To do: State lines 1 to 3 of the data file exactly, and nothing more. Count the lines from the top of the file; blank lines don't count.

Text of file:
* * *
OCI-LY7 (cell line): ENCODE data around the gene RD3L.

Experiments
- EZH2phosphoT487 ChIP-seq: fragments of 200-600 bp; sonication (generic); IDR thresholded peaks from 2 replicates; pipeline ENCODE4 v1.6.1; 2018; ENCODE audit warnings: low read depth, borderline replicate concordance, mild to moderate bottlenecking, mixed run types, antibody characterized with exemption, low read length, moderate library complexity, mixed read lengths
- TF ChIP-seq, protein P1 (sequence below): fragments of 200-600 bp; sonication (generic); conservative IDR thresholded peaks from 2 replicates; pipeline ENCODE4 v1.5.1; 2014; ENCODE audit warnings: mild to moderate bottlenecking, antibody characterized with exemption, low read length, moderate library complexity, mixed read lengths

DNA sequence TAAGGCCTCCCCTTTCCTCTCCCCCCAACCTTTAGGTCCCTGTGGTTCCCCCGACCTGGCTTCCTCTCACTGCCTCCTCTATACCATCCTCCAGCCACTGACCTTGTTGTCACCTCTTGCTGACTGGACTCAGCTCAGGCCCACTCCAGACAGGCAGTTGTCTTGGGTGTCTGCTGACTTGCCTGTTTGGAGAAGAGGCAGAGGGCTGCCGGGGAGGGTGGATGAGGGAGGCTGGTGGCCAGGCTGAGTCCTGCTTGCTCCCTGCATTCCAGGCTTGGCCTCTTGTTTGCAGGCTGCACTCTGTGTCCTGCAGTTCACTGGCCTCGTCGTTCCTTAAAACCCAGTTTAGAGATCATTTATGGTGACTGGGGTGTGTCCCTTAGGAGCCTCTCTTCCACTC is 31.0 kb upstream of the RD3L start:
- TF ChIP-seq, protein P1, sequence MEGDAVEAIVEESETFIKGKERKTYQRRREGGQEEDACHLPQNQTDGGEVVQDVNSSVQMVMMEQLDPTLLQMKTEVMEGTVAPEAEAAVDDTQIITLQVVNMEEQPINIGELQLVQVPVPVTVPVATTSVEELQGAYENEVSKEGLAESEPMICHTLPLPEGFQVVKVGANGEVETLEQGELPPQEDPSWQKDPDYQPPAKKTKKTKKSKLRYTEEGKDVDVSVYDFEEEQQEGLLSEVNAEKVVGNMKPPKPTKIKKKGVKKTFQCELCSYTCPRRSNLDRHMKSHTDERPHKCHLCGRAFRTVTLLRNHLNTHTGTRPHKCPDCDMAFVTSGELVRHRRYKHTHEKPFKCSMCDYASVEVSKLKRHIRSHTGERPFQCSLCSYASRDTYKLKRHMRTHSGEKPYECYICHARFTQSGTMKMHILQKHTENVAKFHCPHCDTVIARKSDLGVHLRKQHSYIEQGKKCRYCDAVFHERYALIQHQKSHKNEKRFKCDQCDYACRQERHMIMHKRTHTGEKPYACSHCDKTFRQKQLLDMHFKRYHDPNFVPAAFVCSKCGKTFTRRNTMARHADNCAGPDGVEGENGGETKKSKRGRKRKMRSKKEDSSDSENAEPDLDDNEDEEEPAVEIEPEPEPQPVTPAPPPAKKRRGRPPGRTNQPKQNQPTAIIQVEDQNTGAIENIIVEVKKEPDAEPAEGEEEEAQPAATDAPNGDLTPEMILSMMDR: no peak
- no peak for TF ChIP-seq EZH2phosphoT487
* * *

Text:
OCI-LY7 (cell line): ENCODE data around the gene RD3L.

Experiments
- EZH2phosphoT487 ChIP-seq: fragments of 200-600 bp; sonication (generic); IDR thresholded peaks from 2 replicates; pipeline ENCODE4 v1.6.1; 2018; ENCODE audit warnings: low read depth, borderline replicate concordance, mild to moderate bottlenecking, mixed run types, antibody characterized with exemption, low read length, moderate library complexity, mixed read lengths